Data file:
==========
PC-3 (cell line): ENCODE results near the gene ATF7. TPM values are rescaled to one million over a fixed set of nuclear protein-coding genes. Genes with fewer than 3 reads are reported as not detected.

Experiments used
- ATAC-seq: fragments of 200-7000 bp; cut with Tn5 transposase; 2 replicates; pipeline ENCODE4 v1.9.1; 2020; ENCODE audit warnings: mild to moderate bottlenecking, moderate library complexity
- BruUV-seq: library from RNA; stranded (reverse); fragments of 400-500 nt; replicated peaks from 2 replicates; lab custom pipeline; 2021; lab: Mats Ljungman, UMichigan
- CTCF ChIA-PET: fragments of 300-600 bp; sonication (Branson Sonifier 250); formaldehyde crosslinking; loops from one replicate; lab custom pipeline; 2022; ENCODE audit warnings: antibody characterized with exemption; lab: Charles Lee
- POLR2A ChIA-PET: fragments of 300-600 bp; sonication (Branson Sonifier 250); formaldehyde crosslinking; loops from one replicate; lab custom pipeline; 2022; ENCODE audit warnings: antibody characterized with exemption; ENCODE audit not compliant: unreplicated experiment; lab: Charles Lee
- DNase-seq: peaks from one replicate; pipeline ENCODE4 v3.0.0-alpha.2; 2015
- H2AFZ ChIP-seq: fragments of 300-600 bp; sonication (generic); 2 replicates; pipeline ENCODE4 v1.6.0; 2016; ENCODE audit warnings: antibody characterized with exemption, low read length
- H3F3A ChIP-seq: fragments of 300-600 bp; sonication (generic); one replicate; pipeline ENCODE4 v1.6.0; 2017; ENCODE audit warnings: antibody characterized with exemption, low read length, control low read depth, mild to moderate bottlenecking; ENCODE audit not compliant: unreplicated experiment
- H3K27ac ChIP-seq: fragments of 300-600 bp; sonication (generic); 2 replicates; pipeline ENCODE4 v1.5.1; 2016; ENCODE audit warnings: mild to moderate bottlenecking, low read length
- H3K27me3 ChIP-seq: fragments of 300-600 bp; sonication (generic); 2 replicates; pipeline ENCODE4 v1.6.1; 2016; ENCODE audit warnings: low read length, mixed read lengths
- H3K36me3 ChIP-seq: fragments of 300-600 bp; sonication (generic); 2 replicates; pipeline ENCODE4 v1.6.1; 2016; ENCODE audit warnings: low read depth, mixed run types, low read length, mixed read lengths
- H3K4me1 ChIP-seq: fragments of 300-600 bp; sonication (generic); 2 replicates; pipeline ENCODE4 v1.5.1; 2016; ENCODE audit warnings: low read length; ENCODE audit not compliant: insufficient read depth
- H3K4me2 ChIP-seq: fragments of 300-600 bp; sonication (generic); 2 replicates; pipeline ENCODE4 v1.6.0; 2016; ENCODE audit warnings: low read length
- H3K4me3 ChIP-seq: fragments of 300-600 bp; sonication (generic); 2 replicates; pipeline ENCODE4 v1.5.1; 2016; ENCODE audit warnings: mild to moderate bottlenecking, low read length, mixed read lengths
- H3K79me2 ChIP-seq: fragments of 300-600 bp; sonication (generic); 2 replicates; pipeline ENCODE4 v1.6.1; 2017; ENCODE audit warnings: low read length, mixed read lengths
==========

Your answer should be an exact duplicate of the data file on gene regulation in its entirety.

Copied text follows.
PC-3 (cell line): ENCODE results near the gene ATF7. TPM values are rescaled to one million over a fixed set of nuclear protein-coding genes. Genes with fewer than 3 reads are reported as not detected.

Experiments used
- ATAC-seq: fragments of 200-7000 bp; cut with Tn5 transposase; 2 replicates; pipeline ENCODE4 v1.9.1; 2020; ENCODE audit warnings: mild to moderate bottlenecking, moderate library complexity
- BruUV-seq: library from RNA; stranded (reverse); fragments of 400-500 nt; replicated peaks from 2 replicates; lab custom pipeline; 2021; lab: Mats Ljungman, UMichigan
- CTCF ChIA-PET: fragments of 300-600 bp; sonication (Branson Sonifier 250); formaldehyde crosslinking; loops from one replicate; lab custom pipeline; 2022; ENCODE audit warnings: antibody characterized with exemption; lab: Charles Lee
- POLR2A ChIA-PET: fragments of 300-600 bp; sonication (Branson Sonifier 250); formaldehyde crosslinking; loops from one replicate; lab custom pipeline; 2022; ENCODE audit warnings: antibody characterized with exemption; ENCODE audit not compliant: unreplicated experiment; lab: Charles Lee
- DNase-seq: peaks from one replicate; pipeline ENCODE4 v3.0.0-alpha.2; 2015
- H2AFZ ChIP-seq: fragments of 300-600 bp; sonication (generic); 2 replicates; pipeline ENCODE4 v1.6.0; 2016; ENCODE audit warnings: antibody characterized with exemption, low read length
- H3F3A ChIP-seq: fragments of 300-600 bp; sonication (generic); one replicate; pipeline ENCODE4 v1.6.0; 2017; ENCODE audit warnings: antibody characterized with exemption, low read length, control low read depth, mild to moderate bottlenecking; ENCODE audit not compliant: unreplicated experiment
- H3K27ac ChIP-seq: fragments of 300-600 bp; sonication (generic); 2 replicates; pipeline ENCODE4 v1.5.1; 2016; ENCODE audit warnings: mild to moderate bottlenecking, low read length
- H3K27me3 ChIP-seq: fragments of 300-600 bp; sonication (generic); 2 replicates; pipeline ENCODE4 v1.6.1; 2016; ENCODE audit warnings: low read length, mixed read lengths
- H3K36me3 ChIP-seq: fragments of 300-600 bp; sonication (generic); 2 replicates; pipeline ENCODE4 v1.6.1; 2016; ENCODE audit warnings: low read depth, mixed run types, low read length, mixed read lengths
- H3K4me1 ChIP-seq: fragments of 300-600 bp; sonication (generic); 2 replicates; pipeline ENCODE4 v1.5.1; 2016; ENCODE audit warnings: low read length; ENCODE audit not compliant: insufficient read depth
- H3K4me2 ChIP-seq: fragments of 300-600 bp; sonication (generic); 2 replicates; pipeline ENCODE4 v1.6.0; 2016; ENCODE audit warnings: low read length
- H3K4me3 ChIP-seq: fragments of 300-600 bp; sonication (generic); 2 replicates; pipeline ENCODE4 v1.5.1; 2016; ENCODE audit warnings: mild to moderate bottlenecking, low read length, mixed read lengths
- H3K79me2 ChIP-seq: fragments of 300-600 bp; sonication (generic); 2 replicates; pipeline ENCODE4 v1.6.1; 2017; ENCODE audit warnings: low read length, mixed read lengths